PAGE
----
And Hoberman’s The Dream Life, I think, offers another—a cogent reminder that movies are not only—not even primarily—generators of box office revenue, but also repositories and generators of meaning. (I’m sure that The Magic Hour is another, and I’ll pick up a copy today, but dammit you can’t assign more books in the middle of the club! Especially during the week of Oscar nominations, when I’m spending all my waking hours dealing with couturiers begging me to wear their stuff on the red carpet.)

So I would like, in what remains of this post and in my next one, to delve a little more deeply into that dense and thrilling narrative, to look at it not only as movie history but as cultural and political history. The timeliness of our discussion of Hoberman’s book seems determined less by the Oscar noms than by the New Hampshire primary. I love the way Hoberman interweaves the production and release schedules of movies with the political calendar. His book is structured according to a rigorous dream logic (which is also the cinematic logic of montage), cutting from the content of movies (the “antibourgeois” vigilante nihilism of High Plains Drifter) to the conditions of their making (the “Cowboy degeneracy” on the set of Sam Peckinpah’s Pat Garrett and Billy the Kid) to the spectacle of political crisis (the Ervin Committee’s Watergate hearings) to some absurd convergence of them all: Mark Frechette, who played a hippie outlaw in Antonioni’s Zabriskie Point, tries to rob a bank, saying, “We just wanted to hold up Nixon.”

David, I’m younger than both you and Jim Hoberman, so my memory of the ‘60s is entirely a memory of their aftermath; I first became conscious of movies and politics in the years between Shampoo (not that I was allowed to see it at the time, or would have understood it) and the 1980 elections. And I spent a lot of my adolescence (a period I’m not sure has ended) grappling with the mythology of “The Sixties”—trying to figure out what the hell the big deal was, why it mattered, what it all had to do with the world as I knew it. Mostly what I read (and listened to and watched) were documents of the time—Norman Mailer, whose extraordinary convention and protest reportage Hoberman rehabilitates; Bob Dylan; Medium Cool. What seems to me so valuable about The Dream Life is Hoberman’s combination of passionate fascination and wry detachment. Yesterday you admired the thoroughness of his reading of Blow-Out in spite of his evident “visceral dislike” of the movie. He has a similar—if anything more intense—feeling about John Wayne and a deep ideological suspicion of Clint Eastwood, but these two nonetheless emerge as captivating and complex figures, and nowhere do we find the outraged scolding that characterizes, say, Garry Wills on Wayne or Pauline Kael on Eastwood.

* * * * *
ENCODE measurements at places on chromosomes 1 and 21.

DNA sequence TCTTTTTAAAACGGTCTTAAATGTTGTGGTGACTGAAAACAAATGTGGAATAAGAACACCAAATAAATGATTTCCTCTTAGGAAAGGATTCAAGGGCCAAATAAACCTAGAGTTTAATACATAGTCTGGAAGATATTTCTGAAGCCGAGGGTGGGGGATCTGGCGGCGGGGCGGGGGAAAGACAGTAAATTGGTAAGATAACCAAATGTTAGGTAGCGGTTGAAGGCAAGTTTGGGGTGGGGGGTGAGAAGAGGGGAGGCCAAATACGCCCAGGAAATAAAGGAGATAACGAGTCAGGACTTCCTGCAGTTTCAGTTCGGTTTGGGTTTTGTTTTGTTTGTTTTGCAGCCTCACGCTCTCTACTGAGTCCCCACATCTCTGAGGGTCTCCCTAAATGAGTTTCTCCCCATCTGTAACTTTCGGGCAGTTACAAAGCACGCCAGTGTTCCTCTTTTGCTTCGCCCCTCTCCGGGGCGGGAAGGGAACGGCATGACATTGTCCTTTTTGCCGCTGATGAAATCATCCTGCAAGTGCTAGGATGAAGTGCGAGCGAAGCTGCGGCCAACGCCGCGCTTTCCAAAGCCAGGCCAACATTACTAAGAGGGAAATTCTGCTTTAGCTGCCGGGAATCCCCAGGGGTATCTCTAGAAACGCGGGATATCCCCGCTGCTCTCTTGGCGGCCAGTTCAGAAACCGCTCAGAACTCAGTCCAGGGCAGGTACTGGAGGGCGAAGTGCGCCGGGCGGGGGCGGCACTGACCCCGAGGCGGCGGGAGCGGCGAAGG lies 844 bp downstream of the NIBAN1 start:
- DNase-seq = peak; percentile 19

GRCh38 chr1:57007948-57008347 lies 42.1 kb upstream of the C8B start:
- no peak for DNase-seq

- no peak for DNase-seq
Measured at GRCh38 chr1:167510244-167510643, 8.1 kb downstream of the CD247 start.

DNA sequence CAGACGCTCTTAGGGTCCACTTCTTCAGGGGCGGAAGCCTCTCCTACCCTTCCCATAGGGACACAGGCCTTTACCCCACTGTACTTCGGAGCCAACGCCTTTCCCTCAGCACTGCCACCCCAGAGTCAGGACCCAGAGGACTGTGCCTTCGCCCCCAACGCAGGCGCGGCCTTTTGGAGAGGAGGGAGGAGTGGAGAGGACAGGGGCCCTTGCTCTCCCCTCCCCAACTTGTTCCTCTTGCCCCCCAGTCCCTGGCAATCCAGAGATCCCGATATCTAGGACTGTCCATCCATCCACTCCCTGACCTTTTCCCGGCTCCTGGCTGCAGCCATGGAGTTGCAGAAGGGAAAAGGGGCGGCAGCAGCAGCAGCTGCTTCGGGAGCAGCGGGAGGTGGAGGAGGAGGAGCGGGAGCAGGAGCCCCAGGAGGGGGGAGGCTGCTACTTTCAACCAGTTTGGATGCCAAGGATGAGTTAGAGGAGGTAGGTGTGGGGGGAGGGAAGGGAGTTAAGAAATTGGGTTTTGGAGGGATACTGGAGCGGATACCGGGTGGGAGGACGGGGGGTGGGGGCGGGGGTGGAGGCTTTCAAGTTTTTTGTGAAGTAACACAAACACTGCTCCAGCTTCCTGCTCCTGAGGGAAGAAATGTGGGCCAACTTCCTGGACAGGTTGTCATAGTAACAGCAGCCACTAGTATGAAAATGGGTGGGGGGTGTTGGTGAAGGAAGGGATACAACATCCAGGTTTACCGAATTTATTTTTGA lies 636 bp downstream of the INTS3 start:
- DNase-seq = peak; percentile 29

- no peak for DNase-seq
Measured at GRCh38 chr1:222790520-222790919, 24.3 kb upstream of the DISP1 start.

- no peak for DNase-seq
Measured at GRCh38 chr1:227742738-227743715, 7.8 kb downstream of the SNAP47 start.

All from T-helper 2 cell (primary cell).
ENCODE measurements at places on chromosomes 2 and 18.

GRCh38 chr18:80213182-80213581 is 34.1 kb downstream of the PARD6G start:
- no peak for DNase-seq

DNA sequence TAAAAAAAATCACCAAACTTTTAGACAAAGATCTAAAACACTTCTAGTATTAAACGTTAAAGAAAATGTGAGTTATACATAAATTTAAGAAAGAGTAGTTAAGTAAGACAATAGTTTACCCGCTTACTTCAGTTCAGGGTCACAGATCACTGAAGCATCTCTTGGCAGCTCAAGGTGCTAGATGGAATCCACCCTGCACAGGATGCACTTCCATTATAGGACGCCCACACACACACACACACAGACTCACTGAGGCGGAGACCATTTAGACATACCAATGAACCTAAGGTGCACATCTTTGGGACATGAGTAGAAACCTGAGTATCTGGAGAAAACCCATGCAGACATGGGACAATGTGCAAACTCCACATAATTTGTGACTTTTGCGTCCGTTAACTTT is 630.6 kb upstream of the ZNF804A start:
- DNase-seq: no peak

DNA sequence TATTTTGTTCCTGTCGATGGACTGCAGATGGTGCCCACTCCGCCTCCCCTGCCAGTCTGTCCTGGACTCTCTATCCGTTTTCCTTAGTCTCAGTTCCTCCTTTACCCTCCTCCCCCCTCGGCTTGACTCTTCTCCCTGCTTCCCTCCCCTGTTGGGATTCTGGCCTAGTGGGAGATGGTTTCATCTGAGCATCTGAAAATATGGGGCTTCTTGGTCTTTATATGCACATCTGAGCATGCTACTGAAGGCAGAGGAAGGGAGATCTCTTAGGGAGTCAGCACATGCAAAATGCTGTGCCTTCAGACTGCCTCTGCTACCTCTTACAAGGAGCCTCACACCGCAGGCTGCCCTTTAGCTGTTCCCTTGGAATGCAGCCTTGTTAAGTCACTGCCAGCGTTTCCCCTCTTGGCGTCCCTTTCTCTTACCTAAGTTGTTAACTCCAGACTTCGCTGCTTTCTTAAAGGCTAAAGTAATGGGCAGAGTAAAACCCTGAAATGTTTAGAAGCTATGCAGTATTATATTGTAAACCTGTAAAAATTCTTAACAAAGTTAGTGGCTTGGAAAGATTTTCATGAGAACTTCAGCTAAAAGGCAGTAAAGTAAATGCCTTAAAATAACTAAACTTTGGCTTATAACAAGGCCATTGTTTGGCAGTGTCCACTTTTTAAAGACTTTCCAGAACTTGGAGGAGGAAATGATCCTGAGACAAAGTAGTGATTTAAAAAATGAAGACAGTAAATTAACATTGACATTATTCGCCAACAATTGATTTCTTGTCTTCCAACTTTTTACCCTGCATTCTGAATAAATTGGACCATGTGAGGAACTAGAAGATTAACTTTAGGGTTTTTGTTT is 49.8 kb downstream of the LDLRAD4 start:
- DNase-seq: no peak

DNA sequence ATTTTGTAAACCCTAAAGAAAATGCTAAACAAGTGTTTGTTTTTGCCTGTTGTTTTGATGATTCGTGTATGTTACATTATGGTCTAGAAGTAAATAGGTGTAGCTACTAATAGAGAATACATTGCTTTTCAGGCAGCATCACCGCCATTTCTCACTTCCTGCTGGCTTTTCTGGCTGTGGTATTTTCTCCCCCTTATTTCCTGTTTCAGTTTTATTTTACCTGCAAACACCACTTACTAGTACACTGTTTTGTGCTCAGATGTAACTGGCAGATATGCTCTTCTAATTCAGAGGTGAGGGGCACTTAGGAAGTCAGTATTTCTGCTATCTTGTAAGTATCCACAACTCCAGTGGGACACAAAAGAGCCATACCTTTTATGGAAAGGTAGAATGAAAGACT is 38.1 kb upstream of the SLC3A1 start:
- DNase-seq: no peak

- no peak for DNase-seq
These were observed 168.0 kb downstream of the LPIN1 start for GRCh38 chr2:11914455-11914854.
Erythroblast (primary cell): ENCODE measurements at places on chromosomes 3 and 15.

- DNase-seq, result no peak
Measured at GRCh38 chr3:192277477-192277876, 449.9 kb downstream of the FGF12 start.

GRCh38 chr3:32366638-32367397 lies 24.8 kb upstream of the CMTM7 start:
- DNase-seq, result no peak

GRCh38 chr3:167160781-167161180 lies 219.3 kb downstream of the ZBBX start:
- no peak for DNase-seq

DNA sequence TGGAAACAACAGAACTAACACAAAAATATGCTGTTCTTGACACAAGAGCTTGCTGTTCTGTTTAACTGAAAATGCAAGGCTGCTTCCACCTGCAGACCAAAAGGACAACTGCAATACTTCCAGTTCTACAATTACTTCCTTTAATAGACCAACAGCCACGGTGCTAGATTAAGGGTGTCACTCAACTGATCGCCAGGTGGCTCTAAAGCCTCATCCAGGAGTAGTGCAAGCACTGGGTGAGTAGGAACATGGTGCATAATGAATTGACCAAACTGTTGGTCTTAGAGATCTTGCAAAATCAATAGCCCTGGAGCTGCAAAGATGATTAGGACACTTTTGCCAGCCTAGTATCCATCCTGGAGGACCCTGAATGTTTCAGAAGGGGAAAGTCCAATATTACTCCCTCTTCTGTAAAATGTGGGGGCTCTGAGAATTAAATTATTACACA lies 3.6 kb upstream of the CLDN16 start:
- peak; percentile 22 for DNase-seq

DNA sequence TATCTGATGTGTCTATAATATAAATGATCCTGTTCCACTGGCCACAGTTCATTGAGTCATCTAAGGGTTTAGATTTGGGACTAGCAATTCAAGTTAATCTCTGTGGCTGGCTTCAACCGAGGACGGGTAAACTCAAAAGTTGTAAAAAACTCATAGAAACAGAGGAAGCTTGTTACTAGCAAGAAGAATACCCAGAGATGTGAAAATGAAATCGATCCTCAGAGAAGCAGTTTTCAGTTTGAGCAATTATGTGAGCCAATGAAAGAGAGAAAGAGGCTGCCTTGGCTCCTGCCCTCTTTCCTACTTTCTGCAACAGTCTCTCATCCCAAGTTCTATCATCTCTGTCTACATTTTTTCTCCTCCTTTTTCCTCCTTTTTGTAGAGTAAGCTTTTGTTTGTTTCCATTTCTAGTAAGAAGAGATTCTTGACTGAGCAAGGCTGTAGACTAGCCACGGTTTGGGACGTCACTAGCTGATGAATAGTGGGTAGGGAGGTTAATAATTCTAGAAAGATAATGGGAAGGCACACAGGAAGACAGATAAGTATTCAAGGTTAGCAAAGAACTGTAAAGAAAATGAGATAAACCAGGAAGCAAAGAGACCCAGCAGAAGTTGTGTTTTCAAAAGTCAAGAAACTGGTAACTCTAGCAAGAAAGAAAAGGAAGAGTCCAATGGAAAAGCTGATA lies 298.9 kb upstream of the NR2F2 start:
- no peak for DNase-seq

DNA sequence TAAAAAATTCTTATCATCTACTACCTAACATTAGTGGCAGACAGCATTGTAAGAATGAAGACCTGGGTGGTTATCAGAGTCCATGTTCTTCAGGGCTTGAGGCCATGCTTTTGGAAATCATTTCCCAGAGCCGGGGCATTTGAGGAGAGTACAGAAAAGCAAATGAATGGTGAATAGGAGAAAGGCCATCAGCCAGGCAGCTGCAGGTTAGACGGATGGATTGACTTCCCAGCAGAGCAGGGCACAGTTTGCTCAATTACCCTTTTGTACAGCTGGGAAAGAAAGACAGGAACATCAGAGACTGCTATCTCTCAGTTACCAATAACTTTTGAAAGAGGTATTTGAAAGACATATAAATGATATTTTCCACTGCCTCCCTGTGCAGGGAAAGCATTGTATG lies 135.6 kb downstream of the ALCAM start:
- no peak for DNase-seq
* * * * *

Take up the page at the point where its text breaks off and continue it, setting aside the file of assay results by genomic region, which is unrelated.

I wonder if we might look a bit at the characters in this dream world. Hoberman’s book is much less concerned with personality than Biskind’s—it’s more Marxist, or at least left-Hegelian, than Emersonian—but there are nonetheless people, in and out of the movies, who seem in his account to be at once gnarled and strange individuals and vessels of the zeitgeist: Henry Fonda, Clint Eastwood, Warren Beatty, and of course Richard Nixon, for whom Hoberman seems to have a perverse and genuine affection.

Until soon,